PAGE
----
If we can go on hyper speed thru many years of personal history – my folks are gone now but my passion for the old farm never wavered. I grew up there and intimately knew its hills and valleys. I knew where to find the sweetest berries that grew wild. Still to this day, when I smell a grape ripening on the vine – it takes me back to the old grape vines that once grew along the side of the farmhouse. The same grapes my city born mother learned to can as grape juice. The scent of summer was unforgettable. The sweet smell of freshly cut hay in the fields wafted thru the bedroom windows at night. The Sutter’s (our neighbor) cows bellowed each evening as they made their way to the barn, and I would fall asleep to the sound of a horse whinny or doves that called thru the night.
As they say, “time marches on”…and so did my brother and I. We both went to college and he settled in Indiana, while I stayed in the area. Just as we aged, so too did the farm. With each passing year, and as pieces of the old barn slowly crumbled, I would often envision the possibilities. I dreamed of fully restoring the old farmhouse and bringing new life to a barn that has stood witness to 145 years of Wisconsin’s rural life. I wondered what it had seen since 1870, and it seemed nearly a sacrilege not to restore this proud old building with its towering posts that were hand hewn from the early Wisconsin forests that no longer exist.
Still to this day, when I walk in the barn, the memories come flooding in. I remember my brother Scott and I daringly, swinging from the barn ropes that were attached to the enormous posts and beams. I remember the barn filled to the very highest peaks with sweet smelling hay. I remember, after playing for hours in that old barn, the prickly, itchy bits of hay that had made their way beneath our shirts and scratched our necks .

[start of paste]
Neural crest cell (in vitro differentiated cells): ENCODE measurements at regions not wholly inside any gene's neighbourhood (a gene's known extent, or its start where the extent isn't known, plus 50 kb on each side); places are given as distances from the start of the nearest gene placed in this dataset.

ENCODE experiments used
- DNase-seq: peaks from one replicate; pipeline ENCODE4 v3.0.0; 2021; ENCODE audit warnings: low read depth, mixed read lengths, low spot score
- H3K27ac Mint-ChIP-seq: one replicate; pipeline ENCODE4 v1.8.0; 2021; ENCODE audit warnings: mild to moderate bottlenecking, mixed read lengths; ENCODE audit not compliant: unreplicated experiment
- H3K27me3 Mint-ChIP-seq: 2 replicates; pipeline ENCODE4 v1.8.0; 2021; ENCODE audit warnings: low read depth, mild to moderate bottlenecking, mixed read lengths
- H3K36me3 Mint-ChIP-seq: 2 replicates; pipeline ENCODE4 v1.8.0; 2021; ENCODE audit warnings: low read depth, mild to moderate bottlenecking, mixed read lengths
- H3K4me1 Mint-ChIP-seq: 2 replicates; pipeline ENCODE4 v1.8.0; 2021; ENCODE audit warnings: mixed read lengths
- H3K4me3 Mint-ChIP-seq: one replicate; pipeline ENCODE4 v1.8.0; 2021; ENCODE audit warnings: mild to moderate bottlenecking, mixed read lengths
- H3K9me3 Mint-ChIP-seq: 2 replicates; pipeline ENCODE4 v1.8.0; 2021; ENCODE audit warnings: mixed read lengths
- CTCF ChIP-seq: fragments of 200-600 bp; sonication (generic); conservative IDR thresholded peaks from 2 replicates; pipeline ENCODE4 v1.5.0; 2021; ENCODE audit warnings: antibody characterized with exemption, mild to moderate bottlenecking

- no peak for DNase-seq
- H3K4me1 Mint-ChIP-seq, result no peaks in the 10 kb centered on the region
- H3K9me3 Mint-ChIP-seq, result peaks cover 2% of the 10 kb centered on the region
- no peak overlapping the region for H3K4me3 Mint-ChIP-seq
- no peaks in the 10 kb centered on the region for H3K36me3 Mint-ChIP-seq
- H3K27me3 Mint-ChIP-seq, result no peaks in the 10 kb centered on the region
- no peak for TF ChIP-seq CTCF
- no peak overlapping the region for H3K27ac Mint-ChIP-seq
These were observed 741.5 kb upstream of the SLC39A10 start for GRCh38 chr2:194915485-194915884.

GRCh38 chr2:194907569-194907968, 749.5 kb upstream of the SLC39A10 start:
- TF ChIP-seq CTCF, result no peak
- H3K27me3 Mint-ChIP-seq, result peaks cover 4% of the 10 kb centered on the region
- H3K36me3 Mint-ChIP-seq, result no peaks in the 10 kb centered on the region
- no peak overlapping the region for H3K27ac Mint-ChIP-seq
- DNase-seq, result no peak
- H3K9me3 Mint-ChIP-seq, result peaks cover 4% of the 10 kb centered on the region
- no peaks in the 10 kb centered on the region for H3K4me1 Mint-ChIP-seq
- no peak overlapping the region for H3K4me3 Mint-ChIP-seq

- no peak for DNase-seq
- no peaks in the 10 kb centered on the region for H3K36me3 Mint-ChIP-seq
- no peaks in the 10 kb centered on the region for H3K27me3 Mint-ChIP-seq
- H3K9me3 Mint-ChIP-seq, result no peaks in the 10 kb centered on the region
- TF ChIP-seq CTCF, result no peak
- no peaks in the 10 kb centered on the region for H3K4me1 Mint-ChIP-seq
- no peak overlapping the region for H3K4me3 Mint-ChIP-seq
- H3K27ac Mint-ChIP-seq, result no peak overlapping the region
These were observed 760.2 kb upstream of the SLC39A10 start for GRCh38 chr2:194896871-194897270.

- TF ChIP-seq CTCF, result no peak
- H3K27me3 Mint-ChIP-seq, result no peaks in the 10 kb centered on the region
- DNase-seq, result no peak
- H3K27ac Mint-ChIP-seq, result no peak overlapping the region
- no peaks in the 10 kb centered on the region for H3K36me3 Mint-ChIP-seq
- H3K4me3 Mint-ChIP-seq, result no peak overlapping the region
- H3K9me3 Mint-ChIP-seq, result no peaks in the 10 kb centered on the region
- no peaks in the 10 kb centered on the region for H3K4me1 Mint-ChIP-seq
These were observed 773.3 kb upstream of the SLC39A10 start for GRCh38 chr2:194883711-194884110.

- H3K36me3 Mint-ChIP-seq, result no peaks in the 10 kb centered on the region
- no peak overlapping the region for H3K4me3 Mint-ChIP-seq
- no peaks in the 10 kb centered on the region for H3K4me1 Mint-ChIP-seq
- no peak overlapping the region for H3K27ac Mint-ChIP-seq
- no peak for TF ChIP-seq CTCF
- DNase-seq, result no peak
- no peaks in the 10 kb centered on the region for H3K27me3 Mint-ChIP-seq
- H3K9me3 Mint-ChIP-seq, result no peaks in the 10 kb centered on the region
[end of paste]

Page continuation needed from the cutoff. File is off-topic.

One of my favorite memories is actually an aroma. The smell of freshly cut hay in the fields is both sweet and savory, and all encompassing. As you drive the rolling hills in Blue Valley in late summer, you must roll the window down just enough to inhale its signature scent. Move over Chanel No. 5, you cannot compete with the delicious and heady scent of a freshly cut field in late summer.
I never asked Scott if he remembers that sweet scent, or if he recalls it in the same way I do. I must do this. He spent a lot of time cutting hay and baling it, so undoubtedly he'd recall it with a mixed memory of hard work and summer sweat.
Memories are funny like that. You tend to forget the prickly, itching part of them and with time, recall only the playful, sweet ones that linger like the summer's dew in Blue Valley.
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